The Worst IRS Notices and Letters and What to Do if You Get One

It is a scary thing to receive a notice or letter from the Internal Revenue Service (IRS). Still, not all IRS letters are negative, as the IRS may need to verify your identity or correct your address. Some letters, however, can provide notice of serious issues.

Following are some of the worst notices or letters a taxpayer can receive. Note that all IRS Letters and Notices will be numbered – CP### for Notices and LTR### for Letters in the right top or bottom of the page.

IRS Notice of Deficiency (CP 3219A)

This Notice, or a similar letter, is often your first communication regarding an unpaid tax debt.   The IRS sends it to notify the taxpayer of a deficiency in a tax return.

Tax Account Assigned to Third Party Collection Agency (CP 40)

This Notice tells you that the IRS has referred your account to a collection agency. Typically, you will hear from the collection agency quickly after receiving this Notice.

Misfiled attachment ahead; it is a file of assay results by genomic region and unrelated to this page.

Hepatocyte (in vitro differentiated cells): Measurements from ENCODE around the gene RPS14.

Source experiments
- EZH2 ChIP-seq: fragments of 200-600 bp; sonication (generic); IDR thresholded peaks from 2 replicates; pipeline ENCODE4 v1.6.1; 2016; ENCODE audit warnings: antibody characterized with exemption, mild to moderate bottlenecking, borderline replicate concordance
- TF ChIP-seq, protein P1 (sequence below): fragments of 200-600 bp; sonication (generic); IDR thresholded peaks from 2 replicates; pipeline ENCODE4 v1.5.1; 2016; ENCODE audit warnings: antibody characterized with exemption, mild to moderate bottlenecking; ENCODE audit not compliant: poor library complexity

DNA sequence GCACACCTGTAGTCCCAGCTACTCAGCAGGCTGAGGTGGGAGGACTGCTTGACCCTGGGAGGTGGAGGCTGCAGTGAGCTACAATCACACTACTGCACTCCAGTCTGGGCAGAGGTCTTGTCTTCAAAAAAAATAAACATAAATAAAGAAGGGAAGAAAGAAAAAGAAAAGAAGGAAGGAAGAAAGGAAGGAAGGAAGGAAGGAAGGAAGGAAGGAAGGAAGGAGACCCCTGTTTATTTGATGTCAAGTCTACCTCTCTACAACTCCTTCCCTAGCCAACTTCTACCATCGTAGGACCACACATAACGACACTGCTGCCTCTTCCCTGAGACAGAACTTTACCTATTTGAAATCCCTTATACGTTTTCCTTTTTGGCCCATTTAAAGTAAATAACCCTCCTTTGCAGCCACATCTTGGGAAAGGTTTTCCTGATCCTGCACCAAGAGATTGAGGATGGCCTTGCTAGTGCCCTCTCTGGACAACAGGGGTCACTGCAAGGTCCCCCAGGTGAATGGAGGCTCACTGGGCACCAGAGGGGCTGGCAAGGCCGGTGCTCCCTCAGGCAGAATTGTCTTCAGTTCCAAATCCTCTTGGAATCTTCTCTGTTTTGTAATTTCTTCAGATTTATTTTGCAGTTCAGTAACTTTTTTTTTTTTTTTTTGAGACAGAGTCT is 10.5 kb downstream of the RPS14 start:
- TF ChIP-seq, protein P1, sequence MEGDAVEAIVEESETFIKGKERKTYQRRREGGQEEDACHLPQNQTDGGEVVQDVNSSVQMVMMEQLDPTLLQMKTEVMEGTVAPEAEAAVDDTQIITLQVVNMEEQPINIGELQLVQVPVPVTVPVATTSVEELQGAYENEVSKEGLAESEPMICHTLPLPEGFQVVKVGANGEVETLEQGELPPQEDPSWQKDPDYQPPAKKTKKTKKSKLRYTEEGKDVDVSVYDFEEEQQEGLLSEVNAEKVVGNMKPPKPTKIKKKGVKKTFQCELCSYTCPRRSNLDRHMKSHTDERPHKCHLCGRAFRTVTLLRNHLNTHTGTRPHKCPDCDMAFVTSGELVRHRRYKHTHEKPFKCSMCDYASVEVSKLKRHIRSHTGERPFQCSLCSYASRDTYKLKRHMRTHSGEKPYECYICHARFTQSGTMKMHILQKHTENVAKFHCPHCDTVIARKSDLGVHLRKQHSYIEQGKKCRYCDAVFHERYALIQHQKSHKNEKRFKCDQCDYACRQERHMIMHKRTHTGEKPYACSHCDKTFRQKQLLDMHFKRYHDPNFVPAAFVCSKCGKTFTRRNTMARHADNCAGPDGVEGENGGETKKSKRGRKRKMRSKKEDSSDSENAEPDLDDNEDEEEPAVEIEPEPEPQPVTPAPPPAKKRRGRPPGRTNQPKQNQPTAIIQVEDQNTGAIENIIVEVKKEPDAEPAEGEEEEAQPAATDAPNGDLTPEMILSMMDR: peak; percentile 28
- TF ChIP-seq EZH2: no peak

Letter for Delinquent Return, Refund Hold (CP 88)

This notifies you that the IRS has put a hold on your tax refund because of unfiled returns from a previous year.

Letter of Intent to Seize Assets and Notice of Right to Hearing (CP 90)

This provides notice that the IRS intends to seize your assets, including bank accounts, real estate, individual property or wage garnishment.

 Final Notice and Intent to Levy (CP 504)— This Notice lets you know that the IRS may seize your tax refunds, bank accounts, and other assets. This Notice may also tell you that the State Department intends to or has revoked your passport.

Intent to Seize Your Property or Rights to Property (LTR 11/1058)

Letter 11 provides final notice that the IRS may seize your property for unpaid taxes. The Final Notice of Intent to Levy Property and Notice of Right to Hearing has almost identical wording and is Letter 1058.

What To Do if You Receive a Notice or Letter

  1. Carefully read the Notice or Letter and act as requested, such as providing information or contacting an agency.
  2. If possible, pay the tax debt. If you cannot pay the entire debt, you can make an Offer in Compromise or an Installment Agreement.
  3. Avoid scams—verify your Letter or Notice is authentic.
  4. Seek help if you need assistance.

The tax professionals at Highland Tax Resolution can assist you in resolving even the worst sorts of tax Letters and Notices.